Braden’s review published on Letterboxd:
“Conscience and soul-searching were all invented by the mind.”
It’s plagued my thoughts for days, and rewatching really helped me form an understanding on what I think it’s about, but I don’t think I could do any sort of analysis service at this time. I will say though, that Tarkovsky’s and the writers’ perspective is incredibly important and fascinating, especially considering that we rarely see the raw feelings of people living in their time and place represented in mainstream media today, which is surprising considering how much it still resonates with just about every person alive no matter the environment they grew up in. While the dystopian world of the film may seem like fiction to us nowadays, it’s piercingly obvious that their lives and country had a major influence on the world and atmosphere of the film, and as a result feels more true than any other representation of a dystopia I’ve ever seen.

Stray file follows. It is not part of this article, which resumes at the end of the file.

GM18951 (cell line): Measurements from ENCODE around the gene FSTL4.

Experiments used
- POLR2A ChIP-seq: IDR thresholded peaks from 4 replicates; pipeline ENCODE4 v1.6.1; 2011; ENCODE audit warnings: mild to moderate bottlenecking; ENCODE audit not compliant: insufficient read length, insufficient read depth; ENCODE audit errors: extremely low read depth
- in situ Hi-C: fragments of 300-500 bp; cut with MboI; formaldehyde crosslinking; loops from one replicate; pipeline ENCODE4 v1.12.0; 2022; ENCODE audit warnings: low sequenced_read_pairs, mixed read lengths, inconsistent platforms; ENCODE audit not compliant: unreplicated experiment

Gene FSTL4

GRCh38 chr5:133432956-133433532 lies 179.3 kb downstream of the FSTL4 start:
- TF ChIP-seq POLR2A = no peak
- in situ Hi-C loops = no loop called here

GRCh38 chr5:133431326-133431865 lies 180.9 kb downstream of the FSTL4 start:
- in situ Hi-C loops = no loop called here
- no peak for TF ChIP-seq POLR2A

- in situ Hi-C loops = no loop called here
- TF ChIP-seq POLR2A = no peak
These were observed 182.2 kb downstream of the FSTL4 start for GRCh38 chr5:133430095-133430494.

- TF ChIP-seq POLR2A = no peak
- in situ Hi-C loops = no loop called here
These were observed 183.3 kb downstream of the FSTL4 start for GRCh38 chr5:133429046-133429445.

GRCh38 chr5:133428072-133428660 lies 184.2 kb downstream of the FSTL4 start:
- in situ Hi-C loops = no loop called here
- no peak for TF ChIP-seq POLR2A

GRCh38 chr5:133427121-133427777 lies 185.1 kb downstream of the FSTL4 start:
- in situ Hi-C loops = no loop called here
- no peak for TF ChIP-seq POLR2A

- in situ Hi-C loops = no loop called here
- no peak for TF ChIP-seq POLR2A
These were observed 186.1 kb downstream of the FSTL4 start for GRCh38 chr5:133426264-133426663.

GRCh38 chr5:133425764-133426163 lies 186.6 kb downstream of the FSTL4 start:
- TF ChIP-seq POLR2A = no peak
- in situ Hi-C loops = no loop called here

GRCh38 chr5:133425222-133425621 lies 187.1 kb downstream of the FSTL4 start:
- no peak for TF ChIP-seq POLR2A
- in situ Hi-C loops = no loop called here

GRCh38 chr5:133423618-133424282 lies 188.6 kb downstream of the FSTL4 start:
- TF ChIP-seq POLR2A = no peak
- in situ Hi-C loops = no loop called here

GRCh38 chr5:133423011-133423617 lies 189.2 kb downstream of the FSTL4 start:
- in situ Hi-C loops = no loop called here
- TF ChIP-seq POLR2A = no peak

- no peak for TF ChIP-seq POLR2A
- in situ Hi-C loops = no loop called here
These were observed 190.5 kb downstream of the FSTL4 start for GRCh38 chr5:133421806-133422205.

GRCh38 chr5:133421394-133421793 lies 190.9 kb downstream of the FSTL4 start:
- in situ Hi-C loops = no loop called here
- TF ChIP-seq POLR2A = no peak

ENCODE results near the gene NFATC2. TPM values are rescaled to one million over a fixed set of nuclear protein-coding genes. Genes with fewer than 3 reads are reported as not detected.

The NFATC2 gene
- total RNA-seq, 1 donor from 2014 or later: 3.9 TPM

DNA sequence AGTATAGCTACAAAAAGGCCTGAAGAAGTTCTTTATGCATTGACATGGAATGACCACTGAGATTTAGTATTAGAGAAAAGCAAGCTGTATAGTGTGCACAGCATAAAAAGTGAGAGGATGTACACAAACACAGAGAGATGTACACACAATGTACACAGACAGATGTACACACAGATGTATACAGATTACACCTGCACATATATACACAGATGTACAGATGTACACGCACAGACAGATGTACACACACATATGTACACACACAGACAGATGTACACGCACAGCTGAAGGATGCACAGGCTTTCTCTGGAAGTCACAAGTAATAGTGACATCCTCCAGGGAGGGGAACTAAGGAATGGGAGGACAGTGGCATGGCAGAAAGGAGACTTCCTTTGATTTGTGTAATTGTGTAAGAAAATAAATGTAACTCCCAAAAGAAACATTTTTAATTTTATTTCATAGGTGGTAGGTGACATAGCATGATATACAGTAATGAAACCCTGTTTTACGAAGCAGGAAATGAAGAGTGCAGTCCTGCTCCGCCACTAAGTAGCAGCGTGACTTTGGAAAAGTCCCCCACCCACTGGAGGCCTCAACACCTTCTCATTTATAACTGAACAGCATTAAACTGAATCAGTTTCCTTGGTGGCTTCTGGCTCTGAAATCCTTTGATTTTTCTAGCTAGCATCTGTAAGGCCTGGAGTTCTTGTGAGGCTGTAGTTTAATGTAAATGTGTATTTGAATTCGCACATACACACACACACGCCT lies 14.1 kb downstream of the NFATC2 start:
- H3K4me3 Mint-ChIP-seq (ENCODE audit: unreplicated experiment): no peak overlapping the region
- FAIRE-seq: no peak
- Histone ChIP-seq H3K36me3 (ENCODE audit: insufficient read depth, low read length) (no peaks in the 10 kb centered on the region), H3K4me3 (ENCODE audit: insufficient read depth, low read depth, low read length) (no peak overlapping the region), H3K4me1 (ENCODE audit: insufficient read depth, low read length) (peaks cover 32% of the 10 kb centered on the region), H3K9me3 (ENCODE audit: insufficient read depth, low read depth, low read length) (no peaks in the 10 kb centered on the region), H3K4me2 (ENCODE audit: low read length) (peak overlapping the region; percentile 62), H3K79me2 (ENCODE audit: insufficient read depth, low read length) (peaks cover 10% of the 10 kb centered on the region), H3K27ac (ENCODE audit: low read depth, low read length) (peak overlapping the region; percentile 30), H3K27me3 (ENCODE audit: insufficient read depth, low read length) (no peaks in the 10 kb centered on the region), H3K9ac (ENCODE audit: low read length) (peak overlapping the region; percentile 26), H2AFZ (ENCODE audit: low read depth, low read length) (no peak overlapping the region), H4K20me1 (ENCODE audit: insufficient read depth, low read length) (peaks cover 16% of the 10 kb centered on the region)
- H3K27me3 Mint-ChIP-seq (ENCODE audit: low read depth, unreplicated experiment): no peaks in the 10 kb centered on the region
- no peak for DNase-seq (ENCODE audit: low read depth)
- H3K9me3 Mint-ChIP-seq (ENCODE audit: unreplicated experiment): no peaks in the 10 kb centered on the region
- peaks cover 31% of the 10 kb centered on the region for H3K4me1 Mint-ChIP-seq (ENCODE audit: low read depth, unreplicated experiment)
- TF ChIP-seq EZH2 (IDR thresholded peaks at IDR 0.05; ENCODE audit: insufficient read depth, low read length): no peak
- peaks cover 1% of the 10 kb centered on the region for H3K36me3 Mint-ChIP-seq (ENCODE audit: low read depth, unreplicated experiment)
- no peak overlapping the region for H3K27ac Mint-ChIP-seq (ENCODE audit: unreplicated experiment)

As far as filmmaking goes as well, Stalker is astounding, really proving that it’s not what you have, but what you do with it. Tarkovsky successfully manages to brilliantly utilise the limitations of the budget and resources and use them to his advantage to achieve an added sense of realism and atmosphere that couldn’t have been done the same otherwise. It’s a kind of filmmaking that is so rare and difficult to pull off, evidenced by the film’s troubled shoot, but one that is so effective when done properly.
Ultimately, Stalker is unbelievable feat that succeeds excessively on a technical, intellectual, emotional and spiritual level.